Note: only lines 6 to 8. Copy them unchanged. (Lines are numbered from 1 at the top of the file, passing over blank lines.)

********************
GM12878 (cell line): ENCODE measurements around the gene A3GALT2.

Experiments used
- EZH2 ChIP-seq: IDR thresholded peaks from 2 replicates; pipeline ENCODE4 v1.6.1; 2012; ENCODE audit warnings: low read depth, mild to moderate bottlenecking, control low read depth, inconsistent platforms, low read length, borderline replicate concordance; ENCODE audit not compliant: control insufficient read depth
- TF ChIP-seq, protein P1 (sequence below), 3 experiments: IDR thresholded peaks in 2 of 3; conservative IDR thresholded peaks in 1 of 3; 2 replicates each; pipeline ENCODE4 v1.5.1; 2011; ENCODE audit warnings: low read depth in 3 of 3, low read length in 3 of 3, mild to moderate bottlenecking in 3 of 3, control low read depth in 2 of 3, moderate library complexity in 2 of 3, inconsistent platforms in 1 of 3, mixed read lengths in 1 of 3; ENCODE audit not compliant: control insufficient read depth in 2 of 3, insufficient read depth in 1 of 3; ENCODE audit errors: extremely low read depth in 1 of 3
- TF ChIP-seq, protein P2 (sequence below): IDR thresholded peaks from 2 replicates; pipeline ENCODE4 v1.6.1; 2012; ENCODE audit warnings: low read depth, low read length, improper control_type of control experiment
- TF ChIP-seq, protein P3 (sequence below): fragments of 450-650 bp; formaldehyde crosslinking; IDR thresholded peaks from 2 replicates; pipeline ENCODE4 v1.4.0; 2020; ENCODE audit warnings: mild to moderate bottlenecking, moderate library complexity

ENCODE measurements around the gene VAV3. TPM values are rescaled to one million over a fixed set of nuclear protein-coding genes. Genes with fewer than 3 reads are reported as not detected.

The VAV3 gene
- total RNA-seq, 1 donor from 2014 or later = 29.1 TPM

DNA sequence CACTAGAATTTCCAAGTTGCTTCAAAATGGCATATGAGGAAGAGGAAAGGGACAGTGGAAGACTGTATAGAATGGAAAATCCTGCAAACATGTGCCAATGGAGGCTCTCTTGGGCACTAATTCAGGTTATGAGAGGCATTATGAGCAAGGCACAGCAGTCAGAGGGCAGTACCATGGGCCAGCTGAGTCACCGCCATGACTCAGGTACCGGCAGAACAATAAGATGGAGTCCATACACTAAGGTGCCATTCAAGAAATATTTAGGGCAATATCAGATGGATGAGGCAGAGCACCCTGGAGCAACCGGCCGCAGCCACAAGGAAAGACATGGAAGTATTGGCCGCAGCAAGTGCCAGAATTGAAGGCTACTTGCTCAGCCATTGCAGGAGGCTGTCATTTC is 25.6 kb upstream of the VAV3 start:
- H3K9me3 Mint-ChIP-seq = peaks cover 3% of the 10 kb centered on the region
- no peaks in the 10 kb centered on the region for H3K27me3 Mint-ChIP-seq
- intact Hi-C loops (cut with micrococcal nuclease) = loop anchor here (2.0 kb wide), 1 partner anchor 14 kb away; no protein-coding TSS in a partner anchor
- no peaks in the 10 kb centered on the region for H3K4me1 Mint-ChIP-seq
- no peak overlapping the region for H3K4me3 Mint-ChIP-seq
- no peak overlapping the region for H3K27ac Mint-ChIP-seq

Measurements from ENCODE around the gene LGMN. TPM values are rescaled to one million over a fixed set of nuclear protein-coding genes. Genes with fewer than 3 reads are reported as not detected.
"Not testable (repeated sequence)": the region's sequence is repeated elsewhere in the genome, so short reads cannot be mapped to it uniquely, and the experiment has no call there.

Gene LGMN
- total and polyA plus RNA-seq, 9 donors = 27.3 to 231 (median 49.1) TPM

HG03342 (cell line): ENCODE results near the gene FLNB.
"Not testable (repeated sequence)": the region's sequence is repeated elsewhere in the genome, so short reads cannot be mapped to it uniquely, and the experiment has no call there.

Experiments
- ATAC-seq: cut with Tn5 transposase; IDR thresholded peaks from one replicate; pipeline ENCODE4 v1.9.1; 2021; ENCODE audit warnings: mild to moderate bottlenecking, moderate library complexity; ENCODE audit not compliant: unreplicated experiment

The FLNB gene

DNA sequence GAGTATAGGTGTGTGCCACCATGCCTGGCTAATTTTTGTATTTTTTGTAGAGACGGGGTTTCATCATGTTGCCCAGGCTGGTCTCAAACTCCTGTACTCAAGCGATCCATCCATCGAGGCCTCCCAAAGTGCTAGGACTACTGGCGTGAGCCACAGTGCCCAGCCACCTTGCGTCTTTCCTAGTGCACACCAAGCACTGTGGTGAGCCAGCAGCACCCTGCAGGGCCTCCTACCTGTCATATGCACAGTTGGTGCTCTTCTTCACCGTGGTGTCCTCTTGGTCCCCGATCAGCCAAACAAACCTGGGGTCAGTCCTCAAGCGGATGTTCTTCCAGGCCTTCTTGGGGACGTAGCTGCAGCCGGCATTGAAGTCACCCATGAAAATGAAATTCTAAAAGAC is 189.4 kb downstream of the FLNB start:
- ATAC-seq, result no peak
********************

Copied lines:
- TF ChIP-seq, protein P3 (sequence below): fragments of 450-650 bp; formaldehyde crosslinking; IDR thresholded peaks from 2 replicates; pipeline ENCODE4 v1.4.0; 2020; ENCODE audit warnings: mild to moderate bottlenecking, moderate library complexity

ENCODE measurements around the gene VAV3. TPM values are rescaled to one million over a fixed set of nuclear protein-coding genes. Genes with fewer than 3 reads are reported as not detected.

The VAV3 gene